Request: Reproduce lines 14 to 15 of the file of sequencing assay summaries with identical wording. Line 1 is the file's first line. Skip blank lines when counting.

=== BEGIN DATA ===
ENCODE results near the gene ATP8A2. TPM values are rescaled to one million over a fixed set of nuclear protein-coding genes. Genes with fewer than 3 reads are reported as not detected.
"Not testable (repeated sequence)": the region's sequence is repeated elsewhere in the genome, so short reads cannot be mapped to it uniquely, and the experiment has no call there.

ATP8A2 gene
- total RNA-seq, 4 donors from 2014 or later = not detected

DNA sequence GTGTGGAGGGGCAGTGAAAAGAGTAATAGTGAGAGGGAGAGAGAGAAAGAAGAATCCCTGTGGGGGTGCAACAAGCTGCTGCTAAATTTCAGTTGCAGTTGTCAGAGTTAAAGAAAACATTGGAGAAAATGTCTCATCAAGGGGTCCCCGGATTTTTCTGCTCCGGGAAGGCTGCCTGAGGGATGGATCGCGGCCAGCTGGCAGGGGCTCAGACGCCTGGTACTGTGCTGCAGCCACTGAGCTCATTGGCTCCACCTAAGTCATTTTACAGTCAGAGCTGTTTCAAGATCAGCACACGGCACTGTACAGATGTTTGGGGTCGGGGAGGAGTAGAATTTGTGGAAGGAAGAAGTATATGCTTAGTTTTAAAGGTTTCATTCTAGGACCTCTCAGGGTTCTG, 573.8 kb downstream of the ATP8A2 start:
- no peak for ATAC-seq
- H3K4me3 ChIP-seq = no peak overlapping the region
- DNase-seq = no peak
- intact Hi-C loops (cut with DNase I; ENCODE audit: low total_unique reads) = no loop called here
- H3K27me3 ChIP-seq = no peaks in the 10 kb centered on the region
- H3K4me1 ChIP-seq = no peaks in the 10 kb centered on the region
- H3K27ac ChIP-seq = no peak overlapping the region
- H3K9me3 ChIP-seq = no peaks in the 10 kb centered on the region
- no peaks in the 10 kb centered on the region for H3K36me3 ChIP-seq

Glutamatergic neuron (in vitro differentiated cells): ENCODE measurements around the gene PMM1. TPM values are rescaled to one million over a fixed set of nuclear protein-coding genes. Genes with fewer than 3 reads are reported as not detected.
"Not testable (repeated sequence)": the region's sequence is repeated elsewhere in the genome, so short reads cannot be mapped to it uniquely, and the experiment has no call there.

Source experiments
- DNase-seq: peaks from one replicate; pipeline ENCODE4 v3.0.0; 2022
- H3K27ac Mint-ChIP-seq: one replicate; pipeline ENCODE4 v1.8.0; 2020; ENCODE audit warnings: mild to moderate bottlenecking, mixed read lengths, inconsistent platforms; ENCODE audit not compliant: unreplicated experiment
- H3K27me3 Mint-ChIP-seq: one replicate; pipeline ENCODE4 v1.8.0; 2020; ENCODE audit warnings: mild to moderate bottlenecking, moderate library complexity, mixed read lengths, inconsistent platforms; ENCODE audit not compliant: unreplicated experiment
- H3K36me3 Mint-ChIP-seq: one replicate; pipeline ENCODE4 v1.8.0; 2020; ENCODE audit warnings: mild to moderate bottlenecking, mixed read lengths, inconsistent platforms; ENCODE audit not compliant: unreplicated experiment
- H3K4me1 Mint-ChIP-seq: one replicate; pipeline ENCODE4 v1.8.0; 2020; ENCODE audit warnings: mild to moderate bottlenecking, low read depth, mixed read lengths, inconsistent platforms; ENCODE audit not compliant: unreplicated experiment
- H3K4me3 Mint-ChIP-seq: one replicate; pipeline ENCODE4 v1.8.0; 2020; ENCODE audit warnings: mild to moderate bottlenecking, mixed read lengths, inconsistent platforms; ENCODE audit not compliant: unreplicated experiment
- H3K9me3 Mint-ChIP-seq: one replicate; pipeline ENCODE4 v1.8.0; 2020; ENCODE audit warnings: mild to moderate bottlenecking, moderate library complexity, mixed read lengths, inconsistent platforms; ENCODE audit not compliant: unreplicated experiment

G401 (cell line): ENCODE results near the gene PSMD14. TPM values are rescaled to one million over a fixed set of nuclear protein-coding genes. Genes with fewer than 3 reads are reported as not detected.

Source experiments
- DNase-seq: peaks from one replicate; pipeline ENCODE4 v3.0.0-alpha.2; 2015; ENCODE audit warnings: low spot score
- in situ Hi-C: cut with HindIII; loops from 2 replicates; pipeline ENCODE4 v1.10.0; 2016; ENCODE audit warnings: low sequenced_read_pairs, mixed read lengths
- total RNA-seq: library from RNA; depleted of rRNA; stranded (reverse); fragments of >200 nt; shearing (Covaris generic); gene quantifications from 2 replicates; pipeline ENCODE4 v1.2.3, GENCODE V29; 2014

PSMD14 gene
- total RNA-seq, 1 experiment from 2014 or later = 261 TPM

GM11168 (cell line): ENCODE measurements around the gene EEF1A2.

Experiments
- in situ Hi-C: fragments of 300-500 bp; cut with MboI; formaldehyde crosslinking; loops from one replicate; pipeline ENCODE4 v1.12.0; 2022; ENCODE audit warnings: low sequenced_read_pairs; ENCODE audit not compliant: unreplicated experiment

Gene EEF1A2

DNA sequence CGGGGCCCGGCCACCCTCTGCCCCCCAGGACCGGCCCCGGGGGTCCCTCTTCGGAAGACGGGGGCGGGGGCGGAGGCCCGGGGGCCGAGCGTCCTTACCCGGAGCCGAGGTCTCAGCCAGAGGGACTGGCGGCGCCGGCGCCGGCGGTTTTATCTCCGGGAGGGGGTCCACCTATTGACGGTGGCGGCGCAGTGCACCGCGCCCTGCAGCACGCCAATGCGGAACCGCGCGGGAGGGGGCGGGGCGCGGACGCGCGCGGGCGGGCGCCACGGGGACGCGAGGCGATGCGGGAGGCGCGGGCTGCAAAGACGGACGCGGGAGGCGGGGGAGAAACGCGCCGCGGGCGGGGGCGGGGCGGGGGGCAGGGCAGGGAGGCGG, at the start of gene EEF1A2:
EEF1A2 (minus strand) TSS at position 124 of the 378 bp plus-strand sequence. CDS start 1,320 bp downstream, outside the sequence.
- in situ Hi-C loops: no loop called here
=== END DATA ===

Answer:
- no peaks in the 10 kb centered on the region for H3K36me3 ChIP-seq

Glutamatergic neuron (in vitro differentiated cells): ENCODE measurements around the gene PMM1. TPM values are rescaled to one million over a fixed set of nuclear protein-coding genes. Genes with fewer than 3 reads are reported as not detected.